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MKCMUN Conference Rules

Our interest is helping delegates reach agreed solutions to major global problems. This means that delegates will be working cooperatively with other delegations. Hopefully, delegates will be able to develop a consensus within the committee because history has shown that consensus solutions are the most effective in obtaining cooperation between countries.


There are two general types of motions: Procedural and substantive

Procedural –
These motions pertain to the procedures and not directly to the topic under discussion.  They include Points of Order, Points of Inquiry, Points of
Information, Setting Limits on Debate, Suspension of the Meeting, Closing Debate, Division of the Question, and so on.  The only acceptable votes on
procedural motions are yes or no.  Abstentions are not permitted.
Substantive –
These include votes on resolutions and amendments.  The acceptable votes on these are yes, no, or abstain (also, abstain from the order on roll call votes –
roll call votes only permitted on votes on final resolutions).



Resolutions are the way in which a nation gets other nations to adopt joint action on a given issue. In order to do this, it must get nations to pass its draft resolution. The first step in this process is to get the draft resolution on the floor for consideration.


We hope that each delegate will take an active role in the committee deliberations both while in formal session.  We want to make sure that everyone desiring to do so has chances to address the committee.  We will begin with a speaker’s limit of three minutes.  This includes responding to Points of Inquiry.  While we will accept motions to limit speaker’s time, we will not do so until everyone desiring to do so have had the opportunity to speak once.  Although we are not using a speaker’s list, we will be keeping track of delegates speaking and give preference to those who have not yet had an opportunity over those desiring to
speak for a second time.  Our goal is to assure that every delegate has an equal opportunity to address the committee.

You cannot do anything unless you have the floor. You get it by raising your placard and being recognized by the chair. You cannot interrupt a speaker unless you are making a point of order (see below). You must wait until the current speaker has finished speaking. Once you have the floor, you can make a speech and/or make a motion.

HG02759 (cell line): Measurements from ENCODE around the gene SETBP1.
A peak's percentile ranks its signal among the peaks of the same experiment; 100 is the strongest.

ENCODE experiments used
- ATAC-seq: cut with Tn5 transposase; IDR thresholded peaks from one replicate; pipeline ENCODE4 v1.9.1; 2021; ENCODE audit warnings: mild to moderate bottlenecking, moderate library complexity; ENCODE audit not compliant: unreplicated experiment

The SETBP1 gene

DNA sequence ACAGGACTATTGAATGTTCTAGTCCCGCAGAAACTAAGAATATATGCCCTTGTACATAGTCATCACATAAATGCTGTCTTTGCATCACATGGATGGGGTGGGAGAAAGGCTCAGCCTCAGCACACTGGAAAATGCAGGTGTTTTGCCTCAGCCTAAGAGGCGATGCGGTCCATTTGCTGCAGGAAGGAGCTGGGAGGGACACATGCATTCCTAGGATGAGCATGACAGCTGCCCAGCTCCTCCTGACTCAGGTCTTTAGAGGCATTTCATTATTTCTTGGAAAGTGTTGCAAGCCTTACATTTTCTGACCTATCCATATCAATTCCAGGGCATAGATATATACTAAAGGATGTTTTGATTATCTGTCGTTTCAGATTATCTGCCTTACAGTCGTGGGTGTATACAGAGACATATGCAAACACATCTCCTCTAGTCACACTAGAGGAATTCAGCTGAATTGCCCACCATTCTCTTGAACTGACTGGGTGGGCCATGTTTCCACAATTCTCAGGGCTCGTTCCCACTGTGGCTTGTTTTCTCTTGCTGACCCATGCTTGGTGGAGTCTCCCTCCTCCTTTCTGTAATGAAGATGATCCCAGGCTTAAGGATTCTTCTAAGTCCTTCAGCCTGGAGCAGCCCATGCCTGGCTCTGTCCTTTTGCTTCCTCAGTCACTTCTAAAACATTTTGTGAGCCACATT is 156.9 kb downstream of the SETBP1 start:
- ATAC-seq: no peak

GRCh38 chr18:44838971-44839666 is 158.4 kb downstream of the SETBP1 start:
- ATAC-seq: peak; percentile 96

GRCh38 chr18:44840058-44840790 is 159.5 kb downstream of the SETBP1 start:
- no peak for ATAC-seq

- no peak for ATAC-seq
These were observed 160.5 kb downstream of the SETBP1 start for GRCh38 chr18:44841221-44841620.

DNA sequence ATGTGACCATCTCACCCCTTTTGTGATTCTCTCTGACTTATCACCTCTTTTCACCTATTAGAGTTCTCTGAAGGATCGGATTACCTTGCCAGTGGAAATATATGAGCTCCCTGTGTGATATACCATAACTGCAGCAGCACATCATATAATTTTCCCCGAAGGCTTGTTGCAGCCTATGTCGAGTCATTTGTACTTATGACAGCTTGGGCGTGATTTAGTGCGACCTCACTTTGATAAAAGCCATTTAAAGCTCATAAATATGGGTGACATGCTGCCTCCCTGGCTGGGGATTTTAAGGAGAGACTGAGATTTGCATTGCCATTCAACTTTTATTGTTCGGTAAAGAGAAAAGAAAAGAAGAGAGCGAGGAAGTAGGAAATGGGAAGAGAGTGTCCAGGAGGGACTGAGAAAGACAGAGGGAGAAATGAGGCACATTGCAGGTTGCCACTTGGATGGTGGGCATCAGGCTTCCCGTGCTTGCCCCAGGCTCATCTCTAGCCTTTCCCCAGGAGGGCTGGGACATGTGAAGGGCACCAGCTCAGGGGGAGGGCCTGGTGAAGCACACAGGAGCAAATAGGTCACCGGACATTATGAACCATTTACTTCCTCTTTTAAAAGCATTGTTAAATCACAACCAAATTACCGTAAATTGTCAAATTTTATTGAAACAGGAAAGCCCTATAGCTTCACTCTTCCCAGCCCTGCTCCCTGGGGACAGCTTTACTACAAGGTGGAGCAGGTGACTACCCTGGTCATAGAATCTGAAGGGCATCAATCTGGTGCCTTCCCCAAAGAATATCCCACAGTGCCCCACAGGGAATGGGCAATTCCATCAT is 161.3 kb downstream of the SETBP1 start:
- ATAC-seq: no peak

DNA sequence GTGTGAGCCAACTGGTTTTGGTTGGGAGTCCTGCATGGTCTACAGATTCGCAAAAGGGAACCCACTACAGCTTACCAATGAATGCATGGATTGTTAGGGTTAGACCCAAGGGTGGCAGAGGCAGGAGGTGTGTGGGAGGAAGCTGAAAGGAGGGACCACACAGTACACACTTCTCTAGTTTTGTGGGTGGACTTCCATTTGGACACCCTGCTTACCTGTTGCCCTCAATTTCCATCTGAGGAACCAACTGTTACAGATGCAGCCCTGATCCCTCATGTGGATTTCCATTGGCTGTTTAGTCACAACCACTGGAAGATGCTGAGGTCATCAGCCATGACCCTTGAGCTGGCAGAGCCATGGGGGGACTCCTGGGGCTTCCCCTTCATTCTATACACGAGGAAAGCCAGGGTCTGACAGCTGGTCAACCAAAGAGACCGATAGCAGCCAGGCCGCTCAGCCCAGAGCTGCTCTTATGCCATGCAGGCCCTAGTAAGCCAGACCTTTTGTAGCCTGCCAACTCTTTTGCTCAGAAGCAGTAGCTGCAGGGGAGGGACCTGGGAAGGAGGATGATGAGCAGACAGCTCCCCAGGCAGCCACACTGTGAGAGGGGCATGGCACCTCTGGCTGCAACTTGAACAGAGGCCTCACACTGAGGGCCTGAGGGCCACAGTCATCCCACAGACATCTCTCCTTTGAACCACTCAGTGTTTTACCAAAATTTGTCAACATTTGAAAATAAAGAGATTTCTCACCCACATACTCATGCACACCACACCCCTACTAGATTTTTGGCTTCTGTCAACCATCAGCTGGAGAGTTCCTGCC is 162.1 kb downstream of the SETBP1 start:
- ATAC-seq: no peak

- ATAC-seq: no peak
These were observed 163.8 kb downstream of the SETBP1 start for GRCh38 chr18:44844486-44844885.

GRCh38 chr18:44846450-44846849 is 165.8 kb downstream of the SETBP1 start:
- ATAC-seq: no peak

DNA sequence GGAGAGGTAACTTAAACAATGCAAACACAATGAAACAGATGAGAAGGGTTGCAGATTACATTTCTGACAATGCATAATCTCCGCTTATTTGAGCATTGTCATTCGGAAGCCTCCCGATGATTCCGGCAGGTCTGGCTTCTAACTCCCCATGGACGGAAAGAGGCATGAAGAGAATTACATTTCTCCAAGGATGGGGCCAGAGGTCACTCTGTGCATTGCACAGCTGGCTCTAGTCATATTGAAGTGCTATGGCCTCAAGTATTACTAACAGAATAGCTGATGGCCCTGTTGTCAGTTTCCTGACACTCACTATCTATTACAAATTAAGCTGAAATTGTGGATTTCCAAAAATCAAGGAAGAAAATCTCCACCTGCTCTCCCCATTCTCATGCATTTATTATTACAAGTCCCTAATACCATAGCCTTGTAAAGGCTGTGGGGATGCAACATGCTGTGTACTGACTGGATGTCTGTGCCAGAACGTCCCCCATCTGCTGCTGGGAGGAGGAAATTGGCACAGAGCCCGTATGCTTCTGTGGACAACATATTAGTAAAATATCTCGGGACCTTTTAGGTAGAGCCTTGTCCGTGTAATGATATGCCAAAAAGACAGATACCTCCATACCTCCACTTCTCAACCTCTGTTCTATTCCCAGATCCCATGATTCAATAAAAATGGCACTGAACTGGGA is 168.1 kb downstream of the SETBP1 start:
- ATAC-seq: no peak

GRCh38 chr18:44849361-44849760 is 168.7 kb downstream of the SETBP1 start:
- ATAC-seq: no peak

Recognition will be given for a maximum of three minutes. You can take the entire three minutes or, if you finish early, you can yield the floor back to the chair or yield your remaining time to another delegate. That delegate can then use that time but cannot yield anything
left over to a third delegate.

At the conclusion of a delegate’s speech, if time still remains, any delegate can ask if the speaker will yield to a question. If the speaker says yes, the delegate then asks his/her question. The speaker has the right to refuse to answer it. The speaker also has the right to
refuse to yield for questions. All questions and answers will be taken from the speaker’s time limit. The delegate asking the speaker to yield MUST ask a question. If he/she starts making a statement, he/she will be ruled out of order.

STEP 3: CONSIDERATION of Draft resolution

We only accept draft resolutions that are developed in committee. Once a draft resolution has been brought to the floor for debate (only requires a motion), work may still continue on working papers and these may also be raised to the floor by the same process.  Therefore, it is possible to have more than one draft resolution on the floor at any given time.  Upon closer of debate each resolution will be formally voted upon. Delegates are to work in caucus to incorporate as many of their ideas as possible into a single resolution rather than pursuing multiple resolutions that might contain conflicting provisions or so fragment support that no resolution can gain majority support.


The chair will begin the session by recognizing speakers in the order that they have requested recognition, alternating between